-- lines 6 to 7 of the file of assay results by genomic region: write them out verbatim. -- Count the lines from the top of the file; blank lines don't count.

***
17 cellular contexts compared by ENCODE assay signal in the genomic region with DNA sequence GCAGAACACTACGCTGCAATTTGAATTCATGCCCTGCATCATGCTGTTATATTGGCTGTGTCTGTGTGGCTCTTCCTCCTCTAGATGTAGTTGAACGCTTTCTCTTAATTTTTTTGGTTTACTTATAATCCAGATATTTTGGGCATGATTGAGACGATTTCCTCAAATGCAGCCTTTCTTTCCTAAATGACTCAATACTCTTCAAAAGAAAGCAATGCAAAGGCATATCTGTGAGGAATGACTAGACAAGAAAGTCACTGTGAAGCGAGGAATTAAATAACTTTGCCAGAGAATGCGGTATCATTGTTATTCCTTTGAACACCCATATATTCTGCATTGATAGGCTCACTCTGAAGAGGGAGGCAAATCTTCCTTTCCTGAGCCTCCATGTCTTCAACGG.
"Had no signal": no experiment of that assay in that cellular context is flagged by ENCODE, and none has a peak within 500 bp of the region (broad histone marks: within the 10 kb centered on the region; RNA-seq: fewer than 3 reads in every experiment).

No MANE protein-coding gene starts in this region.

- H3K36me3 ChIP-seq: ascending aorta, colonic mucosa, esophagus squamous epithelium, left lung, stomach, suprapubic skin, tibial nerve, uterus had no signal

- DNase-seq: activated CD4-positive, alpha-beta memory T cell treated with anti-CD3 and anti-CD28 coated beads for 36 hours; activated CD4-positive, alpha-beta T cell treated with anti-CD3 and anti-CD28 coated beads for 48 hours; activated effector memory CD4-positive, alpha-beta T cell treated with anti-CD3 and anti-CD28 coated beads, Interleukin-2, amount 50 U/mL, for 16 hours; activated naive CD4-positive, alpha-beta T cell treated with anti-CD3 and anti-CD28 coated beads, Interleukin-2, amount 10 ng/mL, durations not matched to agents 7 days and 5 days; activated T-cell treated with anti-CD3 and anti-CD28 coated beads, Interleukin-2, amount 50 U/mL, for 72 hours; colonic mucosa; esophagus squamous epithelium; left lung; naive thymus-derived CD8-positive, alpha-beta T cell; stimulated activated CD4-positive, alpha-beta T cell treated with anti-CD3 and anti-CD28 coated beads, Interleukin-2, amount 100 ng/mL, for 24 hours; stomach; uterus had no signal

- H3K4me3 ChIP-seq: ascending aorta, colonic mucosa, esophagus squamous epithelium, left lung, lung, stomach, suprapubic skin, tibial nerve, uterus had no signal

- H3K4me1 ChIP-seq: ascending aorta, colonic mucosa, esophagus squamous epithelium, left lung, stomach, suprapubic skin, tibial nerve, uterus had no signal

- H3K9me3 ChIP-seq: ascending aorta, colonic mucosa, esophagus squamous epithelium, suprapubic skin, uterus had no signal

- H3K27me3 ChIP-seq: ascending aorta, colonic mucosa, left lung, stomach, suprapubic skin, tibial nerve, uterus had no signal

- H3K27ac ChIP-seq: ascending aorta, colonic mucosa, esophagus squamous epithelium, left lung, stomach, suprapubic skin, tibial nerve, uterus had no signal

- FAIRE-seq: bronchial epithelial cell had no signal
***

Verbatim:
- H3K4me3 ChIP-seq: ascending aorta, colonic mucosa, esophagus squamous epithelium, left lung, lung, stomach, suprapubic skin, tibial nerve, uterus had no signal

- H3K4me1 ChIP-seq: ascending aorta, colonic mucosa, esophagus squamous epithelium, left lung, stomach, suprapubic skin, tibial nerve, uterus had no signal